2014 has been a year of change for me. I’ll get to the writing stuff — the substance of this post — in a tick, but first I have to acknowledge the huge impact of moving house and all the stuff that went on around it. From finding the house (four months of haunting real estate sites) to moving, to finding renovations were required (far more work than guessed). This was a year when a lot of my energy vanished into a black hole labelled “house”.
But I still managed to get some writing done — and a lot of thinking about writing.
Chatting with writer friends both online and over coffee has been hugely helpful. They’ve contributed an unquantifiable amount to what one called a “paradigm shift” — and she was right. It was a significant disruption in my thinking, and in my sense of purpose.
Without in anyway losing my identity as an author, in 2014 I added the notion that I’m also running a small business. My product is the books I write. Then there’s the question of how I get them to readers.
In the last few months, I’ve ventured into self-publishing. You’ll have noticed that it’s created a fascination with Amazon, Amazon’s algorithms and the changes book-subscription services are likely to have — driving down the price of books. Self-publishing provides authors with data. This is game-changing. You can extract data on when your books are selling and correlate with promotional activities.
Speaking of which, I’m beginning to take my social media activities more seriously. I’m still at the point of roaming around and thinking about things, but the thinking is more refined. I’m looking at data from places like Twitter Analytics and realising that few if any of my promotional tweets lead directly to sales … and yet, sales go up when I spend time promoting on Twitter. Could this be the notion that selling something requires the customer to see the item seven times? If so, then maybe books aren’t immediate impulse buys.
I’m still traditionally published, with three short stories coming out with Escape Publishing in February, March and April next year. They’re all contemporary romance.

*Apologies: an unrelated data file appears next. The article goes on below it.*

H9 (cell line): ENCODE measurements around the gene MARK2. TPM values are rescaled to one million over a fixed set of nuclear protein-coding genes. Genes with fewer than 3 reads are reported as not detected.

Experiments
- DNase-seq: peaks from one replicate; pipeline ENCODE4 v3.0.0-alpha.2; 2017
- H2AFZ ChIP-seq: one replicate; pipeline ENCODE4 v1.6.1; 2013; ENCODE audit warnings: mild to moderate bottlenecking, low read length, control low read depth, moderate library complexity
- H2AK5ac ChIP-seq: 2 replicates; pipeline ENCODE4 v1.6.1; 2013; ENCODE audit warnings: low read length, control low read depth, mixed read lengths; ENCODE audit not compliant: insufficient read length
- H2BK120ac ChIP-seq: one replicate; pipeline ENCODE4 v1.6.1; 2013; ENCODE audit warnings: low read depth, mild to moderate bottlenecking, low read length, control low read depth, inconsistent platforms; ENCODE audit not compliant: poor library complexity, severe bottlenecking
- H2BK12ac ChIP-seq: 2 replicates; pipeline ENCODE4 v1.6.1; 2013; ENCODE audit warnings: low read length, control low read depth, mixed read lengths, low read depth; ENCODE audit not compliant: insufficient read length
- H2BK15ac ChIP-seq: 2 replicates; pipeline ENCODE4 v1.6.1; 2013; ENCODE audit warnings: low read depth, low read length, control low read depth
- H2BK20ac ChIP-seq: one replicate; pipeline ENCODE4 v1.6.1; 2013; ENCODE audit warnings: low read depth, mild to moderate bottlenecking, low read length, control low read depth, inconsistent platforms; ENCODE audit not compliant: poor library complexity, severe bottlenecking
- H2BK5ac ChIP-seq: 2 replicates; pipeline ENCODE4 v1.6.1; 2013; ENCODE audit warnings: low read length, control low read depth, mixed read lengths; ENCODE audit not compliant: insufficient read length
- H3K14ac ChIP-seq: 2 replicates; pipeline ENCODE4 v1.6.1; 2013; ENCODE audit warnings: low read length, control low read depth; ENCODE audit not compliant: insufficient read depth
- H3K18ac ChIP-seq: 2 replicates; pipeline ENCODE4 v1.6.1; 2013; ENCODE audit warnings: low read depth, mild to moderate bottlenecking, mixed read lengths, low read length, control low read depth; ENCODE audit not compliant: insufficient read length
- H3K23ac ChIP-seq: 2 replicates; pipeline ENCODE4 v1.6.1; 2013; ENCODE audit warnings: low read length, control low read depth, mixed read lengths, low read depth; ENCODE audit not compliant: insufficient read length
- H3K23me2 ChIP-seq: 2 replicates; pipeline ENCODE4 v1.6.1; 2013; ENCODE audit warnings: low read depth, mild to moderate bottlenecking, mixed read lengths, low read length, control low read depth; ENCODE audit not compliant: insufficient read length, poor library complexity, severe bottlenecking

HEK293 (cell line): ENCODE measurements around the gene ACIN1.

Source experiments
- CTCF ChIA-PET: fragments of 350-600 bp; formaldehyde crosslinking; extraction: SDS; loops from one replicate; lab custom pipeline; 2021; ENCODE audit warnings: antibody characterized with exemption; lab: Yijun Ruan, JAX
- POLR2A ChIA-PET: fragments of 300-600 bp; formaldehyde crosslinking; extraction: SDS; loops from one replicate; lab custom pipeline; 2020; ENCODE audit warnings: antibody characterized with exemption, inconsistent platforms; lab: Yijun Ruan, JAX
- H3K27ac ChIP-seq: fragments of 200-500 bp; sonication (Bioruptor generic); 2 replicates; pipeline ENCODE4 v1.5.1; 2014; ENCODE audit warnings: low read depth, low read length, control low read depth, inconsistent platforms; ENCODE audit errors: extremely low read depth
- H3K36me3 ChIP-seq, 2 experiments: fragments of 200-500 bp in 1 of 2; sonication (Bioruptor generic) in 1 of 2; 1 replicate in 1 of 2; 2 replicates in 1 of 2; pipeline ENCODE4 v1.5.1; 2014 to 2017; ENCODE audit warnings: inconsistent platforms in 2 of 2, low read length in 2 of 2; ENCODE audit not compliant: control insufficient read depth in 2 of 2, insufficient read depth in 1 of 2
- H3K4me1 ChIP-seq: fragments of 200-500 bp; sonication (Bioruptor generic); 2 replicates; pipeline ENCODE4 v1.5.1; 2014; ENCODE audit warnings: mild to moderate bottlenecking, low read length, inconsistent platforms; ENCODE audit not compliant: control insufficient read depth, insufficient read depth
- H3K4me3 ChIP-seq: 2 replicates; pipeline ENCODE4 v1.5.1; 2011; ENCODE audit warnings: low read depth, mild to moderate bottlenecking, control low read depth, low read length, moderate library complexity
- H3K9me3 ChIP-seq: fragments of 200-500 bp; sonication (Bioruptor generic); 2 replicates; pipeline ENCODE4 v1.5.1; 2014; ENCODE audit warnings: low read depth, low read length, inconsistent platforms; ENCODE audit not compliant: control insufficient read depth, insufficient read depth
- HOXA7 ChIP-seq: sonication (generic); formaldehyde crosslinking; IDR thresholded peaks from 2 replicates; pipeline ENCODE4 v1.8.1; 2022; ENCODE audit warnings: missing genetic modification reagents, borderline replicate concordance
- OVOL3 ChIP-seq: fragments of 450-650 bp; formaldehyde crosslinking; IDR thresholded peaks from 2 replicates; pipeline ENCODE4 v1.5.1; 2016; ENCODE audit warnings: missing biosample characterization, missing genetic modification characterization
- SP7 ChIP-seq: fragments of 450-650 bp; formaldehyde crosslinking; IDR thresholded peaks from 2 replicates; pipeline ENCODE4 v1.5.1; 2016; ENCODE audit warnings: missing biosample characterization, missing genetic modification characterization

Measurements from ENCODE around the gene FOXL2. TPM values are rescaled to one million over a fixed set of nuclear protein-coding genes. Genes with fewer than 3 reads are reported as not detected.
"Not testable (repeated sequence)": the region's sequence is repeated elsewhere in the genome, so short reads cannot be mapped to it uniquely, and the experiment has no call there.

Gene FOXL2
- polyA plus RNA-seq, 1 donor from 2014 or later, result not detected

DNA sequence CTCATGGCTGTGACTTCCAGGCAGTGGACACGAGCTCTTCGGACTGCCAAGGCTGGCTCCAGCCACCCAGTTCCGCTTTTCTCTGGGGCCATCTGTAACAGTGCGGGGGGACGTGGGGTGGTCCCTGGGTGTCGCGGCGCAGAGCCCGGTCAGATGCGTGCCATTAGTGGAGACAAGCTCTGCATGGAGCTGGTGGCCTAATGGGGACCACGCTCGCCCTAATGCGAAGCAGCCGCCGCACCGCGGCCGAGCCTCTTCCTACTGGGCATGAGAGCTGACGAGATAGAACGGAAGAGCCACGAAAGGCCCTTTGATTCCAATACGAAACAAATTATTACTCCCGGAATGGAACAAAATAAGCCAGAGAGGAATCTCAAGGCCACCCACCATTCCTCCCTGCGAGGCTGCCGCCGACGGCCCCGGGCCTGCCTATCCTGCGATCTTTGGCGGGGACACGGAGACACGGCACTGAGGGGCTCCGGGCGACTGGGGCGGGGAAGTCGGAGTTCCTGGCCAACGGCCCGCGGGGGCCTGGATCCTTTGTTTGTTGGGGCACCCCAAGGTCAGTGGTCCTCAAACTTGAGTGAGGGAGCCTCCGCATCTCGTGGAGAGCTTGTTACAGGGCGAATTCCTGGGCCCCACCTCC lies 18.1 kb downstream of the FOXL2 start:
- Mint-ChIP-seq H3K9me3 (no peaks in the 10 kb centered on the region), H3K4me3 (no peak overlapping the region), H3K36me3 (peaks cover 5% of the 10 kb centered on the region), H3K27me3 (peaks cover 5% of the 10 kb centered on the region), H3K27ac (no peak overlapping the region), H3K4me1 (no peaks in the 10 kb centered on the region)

One thing I’ve thrown away this year is the pressure I felt to focus on a single subgenre of romance. So I’m happily continuing to write contemporary romance — you’re going to love my Valentine’s Day romance (but that’s another post) — and returning to Steampunk (love, love, love re-writing history), and indulging in paranormal romance (of which I read lots). What will that do to my brand? Make it shine!
Ilona Andrews made a great point the other day. She was discussing author branding and she said that the promise you make readers isn’t the particular subgenre you’ll write in, but the “emotional experience” you’ll deliver.
So I’m thinking (always with the thinking) about the emotional experience my varied stories deliver.
2014 was also the year I decided to commit to a weekly themed post here at this blog. Since discovering my tagline (it only took four years), “A Hopeful Romantic”, I’m pleased that my weekly post expresses that theme of hope and the power it has to change our lives. Flower Fortunes aren’t quite predictions. Let’s call them inspirations 🙂
The downside of being so busy is that I read less books than usual this year. A lot of what reading time I did have was spent re-reading old favourites.
So that was 2014. A year of change, reflection and new beginnings.
I’ll be sharing my publishing schedule for 2015 soon. Watch out for The Icarus Plot, a steampunk adventure in Victorian London’s crowded East End, which releases on January 3 and will be free that day, and that day only!